Being a sequel of sorts to 2004 indie darling Da New Guys, Day of the Jackass is a traditional point-and-click adventure sporting some decidedly non-traditional protagonists and a delightfully dry sense of humour. It plays with its plot, distorts its setting and actually comes up with an enjoyable story that serves its gameplay well.  Brain, you see, the worst and most irritating brawler in wrestling has won the title belt and gotten himself promptly kidnapped. It is thus up to his mates, tough-guy Simon and soft-spoken Defender, to rescue him.

This of course is easier said than done, as this game not only looks old fashioned, but actually plays the old fashioned way, meaning that, yes, it is indeed tough. Da New Guys took me hours to beat and, unlike most recent adventures, actually demanded I consulted a walkthrough and even used a pen to note and sketch stuff. It can actually be difficult to the point of frustration and at times overtaxes ones ability for lateral thinking.

Still, after the first relatively subdued yet difficult act of the game is over, Da New Guys reveals what it's really made of and that's a huge variety of taxing, innovative, fresh and fun puzzles. Yes, they are tough, but not all games need to cater to all tastes. What is after all the point of being indie if you are afraid to take a few risks?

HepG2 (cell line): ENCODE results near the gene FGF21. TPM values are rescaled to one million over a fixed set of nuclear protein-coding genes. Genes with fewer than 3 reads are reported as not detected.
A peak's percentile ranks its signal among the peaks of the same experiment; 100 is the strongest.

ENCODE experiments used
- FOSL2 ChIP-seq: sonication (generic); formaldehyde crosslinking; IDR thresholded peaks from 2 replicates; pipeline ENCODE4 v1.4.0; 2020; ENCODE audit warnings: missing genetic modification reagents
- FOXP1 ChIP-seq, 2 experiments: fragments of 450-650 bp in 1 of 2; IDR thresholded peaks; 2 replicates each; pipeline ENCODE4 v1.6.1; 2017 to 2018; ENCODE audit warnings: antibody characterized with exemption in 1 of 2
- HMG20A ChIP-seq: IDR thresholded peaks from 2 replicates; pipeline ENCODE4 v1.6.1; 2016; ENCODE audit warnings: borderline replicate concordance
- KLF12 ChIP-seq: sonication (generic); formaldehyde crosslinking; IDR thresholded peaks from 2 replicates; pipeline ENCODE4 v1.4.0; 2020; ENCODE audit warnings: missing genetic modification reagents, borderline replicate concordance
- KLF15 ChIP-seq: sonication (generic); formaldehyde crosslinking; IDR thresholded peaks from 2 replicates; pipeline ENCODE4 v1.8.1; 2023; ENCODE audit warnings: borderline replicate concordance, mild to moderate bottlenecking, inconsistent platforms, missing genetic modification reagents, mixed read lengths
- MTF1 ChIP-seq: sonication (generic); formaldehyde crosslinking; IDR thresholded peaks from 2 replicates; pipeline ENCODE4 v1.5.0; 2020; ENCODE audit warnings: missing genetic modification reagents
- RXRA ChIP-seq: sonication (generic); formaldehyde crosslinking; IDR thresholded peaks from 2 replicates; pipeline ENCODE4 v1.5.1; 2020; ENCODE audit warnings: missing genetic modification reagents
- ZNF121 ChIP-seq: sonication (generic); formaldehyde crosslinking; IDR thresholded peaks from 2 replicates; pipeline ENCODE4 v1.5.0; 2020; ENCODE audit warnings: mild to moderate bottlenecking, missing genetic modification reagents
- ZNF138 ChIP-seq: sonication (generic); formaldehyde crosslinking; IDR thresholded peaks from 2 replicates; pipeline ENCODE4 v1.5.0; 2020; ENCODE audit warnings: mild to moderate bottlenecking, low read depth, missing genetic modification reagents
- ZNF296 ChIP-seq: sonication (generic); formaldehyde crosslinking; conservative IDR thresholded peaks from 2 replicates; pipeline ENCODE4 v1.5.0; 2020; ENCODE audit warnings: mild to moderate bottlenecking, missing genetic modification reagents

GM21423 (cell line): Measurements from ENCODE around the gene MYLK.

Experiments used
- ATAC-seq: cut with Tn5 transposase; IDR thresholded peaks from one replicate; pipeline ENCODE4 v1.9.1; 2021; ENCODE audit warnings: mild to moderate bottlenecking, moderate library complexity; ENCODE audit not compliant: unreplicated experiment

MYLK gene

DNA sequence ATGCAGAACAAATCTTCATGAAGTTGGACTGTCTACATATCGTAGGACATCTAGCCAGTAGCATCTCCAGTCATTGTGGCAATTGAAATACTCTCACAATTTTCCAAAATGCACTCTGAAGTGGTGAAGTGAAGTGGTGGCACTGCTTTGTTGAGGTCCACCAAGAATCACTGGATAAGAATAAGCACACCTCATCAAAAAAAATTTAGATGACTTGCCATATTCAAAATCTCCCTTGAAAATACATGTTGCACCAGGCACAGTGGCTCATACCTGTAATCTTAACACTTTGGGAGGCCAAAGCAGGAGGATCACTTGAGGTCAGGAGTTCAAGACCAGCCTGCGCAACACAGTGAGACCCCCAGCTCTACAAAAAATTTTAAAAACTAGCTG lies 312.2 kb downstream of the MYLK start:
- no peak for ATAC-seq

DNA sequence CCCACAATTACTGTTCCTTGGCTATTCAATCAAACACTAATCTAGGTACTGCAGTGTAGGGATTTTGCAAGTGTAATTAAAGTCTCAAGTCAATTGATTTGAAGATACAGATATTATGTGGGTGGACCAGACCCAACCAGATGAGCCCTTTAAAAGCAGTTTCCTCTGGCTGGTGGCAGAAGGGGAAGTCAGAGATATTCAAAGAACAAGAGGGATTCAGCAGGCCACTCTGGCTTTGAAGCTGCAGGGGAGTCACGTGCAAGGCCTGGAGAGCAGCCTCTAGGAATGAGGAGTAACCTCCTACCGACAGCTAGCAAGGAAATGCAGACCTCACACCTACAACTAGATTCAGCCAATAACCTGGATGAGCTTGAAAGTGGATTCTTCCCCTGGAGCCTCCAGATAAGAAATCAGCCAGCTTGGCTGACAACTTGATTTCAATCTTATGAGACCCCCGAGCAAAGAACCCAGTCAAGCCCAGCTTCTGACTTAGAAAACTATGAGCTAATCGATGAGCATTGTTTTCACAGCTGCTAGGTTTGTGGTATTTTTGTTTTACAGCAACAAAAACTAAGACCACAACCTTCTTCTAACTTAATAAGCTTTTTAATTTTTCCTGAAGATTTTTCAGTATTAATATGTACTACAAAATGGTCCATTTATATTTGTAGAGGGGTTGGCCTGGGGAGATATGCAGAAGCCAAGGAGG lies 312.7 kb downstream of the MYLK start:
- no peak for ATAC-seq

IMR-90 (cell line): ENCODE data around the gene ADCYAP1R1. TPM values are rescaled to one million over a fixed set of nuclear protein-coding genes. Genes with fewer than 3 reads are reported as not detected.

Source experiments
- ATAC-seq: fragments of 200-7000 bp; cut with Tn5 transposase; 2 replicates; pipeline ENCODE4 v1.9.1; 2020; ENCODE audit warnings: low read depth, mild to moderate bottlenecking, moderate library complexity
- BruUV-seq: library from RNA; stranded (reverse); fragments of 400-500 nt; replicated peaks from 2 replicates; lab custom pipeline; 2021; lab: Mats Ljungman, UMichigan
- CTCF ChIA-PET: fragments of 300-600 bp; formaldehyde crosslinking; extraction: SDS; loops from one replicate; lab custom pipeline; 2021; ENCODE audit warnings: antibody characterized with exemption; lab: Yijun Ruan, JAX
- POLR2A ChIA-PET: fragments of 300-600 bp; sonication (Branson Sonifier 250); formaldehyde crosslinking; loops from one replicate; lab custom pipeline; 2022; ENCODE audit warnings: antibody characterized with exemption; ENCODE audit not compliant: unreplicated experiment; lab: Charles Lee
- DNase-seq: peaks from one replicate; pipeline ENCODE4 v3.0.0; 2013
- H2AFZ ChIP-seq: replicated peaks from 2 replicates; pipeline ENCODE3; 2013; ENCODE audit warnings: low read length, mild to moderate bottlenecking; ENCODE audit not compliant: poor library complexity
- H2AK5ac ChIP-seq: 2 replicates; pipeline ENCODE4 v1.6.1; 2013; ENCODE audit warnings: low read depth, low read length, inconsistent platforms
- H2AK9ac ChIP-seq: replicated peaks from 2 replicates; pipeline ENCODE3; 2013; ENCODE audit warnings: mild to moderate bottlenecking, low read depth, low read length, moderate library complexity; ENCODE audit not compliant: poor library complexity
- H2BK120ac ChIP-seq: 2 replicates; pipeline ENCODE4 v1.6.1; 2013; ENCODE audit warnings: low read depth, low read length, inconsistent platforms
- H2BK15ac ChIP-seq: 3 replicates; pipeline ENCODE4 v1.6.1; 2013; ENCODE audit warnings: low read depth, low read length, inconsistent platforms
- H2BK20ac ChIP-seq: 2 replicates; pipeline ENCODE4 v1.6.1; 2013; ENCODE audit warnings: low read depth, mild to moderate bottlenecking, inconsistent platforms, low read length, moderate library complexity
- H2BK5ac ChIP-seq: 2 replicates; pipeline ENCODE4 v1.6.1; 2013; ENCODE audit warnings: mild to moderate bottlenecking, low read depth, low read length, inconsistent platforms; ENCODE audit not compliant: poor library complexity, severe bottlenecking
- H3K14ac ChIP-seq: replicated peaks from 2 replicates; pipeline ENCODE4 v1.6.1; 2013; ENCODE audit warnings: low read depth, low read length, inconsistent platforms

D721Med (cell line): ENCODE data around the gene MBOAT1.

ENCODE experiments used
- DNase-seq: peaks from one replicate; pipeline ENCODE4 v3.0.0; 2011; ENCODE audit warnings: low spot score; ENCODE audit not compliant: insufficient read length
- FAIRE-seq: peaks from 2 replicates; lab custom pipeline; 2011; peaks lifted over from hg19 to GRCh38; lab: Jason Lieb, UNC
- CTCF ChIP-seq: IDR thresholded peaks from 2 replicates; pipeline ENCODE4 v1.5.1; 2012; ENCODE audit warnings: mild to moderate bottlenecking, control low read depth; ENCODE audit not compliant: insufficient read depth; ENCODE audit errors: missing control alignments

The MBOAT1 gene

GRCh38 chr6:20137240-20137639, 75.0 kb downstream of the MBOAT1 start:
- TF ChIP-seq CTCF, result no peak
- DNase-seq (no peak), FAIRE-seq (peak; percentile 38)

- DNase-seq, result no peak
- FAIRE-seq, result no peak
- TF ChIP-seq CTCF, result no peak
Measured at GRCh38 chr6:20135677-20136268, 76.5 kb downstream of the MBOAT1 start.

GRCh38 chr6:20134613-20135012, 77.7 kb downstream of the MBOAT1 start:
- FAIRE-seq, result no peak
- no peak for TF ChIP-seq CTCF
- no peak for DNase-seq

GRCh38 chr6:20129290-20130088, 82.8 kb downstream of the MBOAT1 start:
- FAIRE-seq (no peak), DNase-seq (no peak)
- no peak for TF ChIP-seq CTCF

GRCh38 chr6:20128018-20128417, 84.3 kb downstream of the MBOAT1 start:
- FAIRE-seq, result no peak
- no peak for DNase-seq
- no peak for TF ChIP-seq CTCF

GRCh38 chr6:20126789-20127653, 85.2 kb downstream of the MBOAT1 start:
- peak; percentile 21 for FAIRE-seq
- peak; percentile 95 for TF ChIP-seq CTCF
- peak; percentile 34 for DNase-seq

As for the game's graphics, well, they too are a matter of personal taste. They are far too idiosyncratic to please everyone, but they definitely have a certain charm, are very well animated indeed, and do grow on you. Besides, we adventurers do appreciate consistency, depth and production values and Da New Guys is bound to please the hardcore gamer hiding inside you and me reader.

Oh, and it's got a lovely soundtrack and sports some excellent voices too. The included achievements and unlockable art should also be considered signs of care and affection for a truly unique project.

Verdict: A great adventure game that successfully and hilariously challenges the hardcore point-and-clicker.    

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Mar 5, 2012

Anna joins the adventure Renaissance

The adventure gaming renaissance seems to be an undeniable fact and exciting projects are being announced -or even released- left and right. Not that adventure games were ever dead mind (as this very blog has been helping prove for over six years now), but following Telltale's successes, the works of Jonas Kyratzes and the spectacularly successful Double Fine kickstarter, one can't help but feel truly excited. Quality gaming , you see, has always been important...

Anyway. What I wanted to talk about is forthcoming indie adventure Anna by ambitious Italian developers Dreampainters. A truly intriguing project if you don't mind me saying so and one that doesn't seem afraid of innovation.

Anna, will, first of all, be a fully 3D first person adventure that will apparently use an FPS-inspired interface utilizing the WASD/mouse combo. The game will be a relatively short affair, yet one that will offer three different endings, thus earning more than a few replayability points. What's more, the rather traditional  inventory-sporting adventure mechanics, will be further enriched with some sort of mental state mechanics, meaning that depending on the dynamically determined metal status of the player the locations themselves will change.

Interestingly, the plot will follow an authentic and presumably dark Italian folklore tale; one that has been directly recorded by the dev team via first hand accounts from several village elders and historical documents. Oh, and Anna and its impressive graphics will be released exclusively for the PC. You can find out more about it over at the Dreampainters blog.